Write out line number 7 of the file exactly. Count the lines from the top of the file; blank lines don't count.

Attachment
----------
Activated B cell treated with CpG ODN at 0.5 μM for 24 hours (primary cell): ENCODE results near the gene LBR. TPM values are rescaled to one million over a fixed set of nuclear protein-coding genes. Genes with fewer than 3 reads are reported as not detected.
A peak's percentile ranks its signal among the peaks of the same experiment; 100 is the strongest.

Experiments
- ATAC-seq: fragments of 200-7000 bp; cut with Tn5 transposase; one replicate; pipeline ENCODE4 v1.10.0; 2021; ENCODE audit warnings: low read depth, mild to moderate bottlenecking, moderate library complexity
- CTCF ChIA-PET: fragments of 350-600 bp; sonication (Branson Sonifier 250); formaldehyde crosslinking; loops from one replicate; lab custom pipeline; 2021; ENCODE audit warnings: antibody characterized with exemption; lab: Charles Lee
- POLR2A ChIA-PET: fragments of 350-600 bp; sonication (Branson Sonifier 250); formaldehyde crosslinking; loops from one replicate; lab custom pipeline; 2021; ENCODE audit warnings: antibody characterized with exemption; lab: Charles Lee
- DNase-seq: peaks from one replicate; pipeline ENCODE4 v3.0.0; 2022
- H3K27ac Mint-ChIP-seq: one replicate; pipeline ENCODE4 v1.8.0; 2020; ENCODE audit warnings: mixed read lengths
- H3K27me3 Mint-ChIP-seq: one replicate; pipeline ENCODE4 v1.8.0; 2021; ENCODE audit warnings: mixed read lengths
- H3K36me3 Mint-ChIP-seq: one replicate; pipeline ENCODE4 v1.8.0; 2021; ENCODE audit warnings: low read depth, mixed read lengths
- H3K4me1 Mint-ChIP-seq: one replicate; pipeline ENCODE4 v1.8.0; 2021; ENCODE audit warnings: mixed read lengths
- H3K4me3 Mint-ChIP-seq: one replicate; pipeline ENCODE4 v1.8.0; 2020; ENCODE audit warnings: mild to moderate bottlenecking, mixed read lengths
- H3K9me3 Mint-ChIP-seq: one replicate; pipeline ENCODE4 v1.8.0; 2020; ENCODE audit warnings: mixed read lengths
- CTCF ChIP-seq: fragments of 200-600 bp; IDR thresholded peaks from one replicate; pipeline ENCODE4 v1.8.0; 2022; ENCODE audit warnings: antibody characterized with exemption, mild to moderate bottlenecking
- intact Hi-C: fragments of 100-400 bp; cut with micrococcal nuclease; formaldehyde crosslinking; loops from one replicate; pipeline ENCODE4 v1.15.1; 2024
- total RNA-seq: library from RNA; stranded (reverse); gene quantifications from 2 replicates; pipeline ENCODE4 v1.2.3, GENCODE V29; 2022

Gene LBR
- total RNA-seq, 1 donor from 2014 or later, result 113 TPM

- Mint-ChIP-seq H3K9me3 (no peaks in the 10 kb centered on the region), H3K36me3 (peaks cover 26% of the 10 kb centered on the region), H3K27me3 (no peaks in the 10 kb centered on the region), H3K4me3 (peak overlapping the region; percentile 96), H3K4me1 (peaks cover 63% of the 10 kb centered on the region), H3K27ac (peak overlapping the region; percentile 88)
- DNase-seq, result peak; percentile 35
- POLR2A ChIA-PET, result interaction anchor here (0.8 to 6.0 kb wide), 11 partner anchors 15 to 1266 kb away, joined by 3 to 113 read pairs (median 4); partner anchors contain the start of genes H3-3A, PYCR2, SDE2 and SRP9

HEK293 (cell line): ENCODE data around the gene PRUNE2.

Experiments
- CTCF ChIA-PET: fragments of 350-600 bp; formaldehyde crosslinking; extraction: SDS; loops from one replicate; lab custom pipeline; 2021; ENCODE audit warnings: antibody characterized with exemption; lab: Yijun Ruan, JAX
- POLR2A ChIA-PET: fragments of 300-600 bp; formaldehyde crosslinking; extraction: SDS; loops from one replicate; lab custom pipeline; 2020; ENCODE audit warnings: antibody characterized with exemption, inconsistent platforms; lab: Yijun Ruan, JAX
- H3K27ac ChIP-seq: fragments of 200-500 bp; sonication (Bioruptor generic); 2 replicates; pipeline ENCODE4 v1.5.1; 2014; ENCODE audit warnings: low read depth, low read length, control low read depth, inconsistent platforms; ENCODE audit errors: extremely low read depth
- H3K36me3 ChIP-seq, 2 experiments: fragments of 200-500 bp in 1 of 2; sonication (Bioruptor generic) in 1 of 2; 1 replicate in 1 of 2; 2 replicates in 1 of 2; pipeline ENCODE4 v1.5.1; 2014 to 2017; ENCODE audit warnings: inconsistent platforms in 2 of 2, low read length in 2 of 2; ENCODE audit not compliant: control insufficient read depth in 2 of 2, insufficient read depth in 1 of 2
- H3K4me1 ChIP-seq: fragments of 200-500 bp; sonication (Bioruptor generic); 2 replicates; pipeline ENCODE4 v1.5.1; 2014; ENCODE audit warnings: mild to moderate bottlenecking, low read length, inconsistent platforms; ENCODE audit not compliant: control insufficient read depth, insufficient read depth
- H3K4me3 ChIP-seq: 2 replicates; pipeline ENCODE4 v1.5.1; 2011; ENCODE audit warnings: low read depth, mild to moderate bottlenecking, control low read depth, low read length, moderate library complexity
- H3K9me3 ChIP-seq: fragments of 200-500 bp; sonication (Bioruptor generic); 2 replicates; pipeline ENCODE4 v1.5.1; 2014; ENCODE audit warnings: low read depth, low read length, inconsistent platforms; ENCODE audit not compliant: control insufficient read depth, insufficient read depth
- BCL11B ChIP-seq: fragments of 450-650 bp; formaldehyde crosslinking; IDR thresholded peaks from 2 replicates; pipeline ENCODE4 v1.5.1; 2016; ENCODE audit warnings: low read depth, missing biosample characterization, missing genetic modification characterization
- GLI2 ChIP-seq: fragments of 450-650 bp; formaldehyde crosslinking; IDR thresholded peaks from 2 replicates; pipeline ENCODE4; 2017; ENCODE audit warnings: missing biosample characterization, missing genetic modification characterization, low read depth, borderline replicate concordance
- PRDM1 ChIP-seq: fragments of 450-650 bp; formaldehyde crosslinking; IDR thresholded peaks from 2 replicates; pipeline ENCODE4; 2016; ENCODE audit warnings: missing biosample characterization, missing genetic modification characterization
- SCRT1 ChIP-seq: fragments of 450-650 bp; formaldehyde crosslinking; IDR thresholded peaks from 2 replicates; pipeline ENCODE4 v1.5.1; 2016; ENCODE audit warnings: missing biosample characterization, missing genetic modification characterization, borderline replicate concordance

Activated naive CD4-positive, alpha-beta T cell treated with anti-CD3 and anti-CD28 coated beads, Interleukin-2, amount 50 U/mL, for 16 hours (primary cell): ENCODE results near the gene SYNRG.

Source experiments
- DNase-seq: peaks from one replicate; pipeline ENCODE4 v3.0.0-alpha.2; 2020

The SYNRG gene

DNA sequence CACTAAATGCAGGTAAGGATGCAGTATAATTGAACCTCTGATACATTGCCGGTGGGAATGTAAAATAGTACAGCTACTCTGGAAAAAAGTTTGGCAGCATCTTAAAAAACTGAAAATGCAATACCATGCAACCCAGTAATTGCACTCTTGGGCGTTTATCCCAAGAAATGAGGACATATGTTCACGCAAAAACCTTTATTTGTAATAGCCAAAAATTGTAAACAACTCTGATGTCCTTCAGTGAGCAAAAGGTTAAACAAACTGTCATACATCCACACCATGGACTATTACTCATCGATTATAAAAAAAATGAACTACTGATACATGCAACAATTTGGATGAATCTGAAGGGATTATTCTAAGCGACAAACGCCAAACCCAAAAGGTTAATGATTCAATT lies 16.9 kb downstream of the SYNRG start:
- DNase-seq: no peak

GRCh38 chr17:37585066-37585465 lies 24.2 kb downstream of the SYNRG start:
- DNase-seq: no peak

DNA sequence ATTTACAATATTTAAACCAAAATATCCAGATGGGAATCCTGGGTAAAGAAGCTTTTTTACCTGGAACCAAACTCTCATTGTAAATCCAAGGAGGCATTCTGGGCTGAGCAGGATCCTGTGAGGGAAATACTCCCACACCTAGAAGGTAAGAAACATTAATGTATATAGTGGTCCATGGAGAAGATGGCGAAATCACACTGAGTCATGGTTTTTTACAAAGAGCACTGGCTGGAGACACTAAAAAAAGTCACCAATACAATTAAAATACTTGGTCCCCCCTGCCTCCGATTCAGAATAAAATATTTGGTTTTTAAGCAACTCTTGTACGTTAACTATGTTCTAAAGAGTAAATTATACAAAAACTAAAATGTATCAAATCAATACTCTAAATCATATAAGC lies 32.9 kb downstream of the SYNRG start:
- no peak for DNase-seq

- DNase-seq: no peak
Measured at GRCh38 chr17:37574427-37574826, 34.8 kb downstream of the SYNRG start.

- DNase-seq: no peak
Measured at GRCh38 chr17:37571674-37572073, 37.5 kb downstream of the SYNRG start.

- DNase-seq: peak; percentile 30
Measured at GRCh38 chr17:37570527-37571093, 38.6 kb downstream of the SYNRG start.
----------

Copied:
- DNase-seq: peaks from one replicate; pipeline ENCODE4 v3.0.0; 2022